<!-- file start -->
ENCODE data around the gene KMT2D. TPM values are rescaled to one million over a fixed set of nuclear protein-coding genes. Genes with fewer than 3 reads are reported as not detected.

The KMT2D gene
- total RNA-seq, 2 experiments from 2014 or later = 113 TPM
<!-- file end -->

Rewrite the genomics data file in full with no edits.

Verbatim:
ENCODE data around the gene KMT2D. TPM values are rescaled to one million over a fixed set of nuclear protein-coding genes. Genes with fewer than 3 reads are reported as not detected.

The KMT2D gene
- total RNA-seq, 2 experiments from 2014 or later = 113 TPM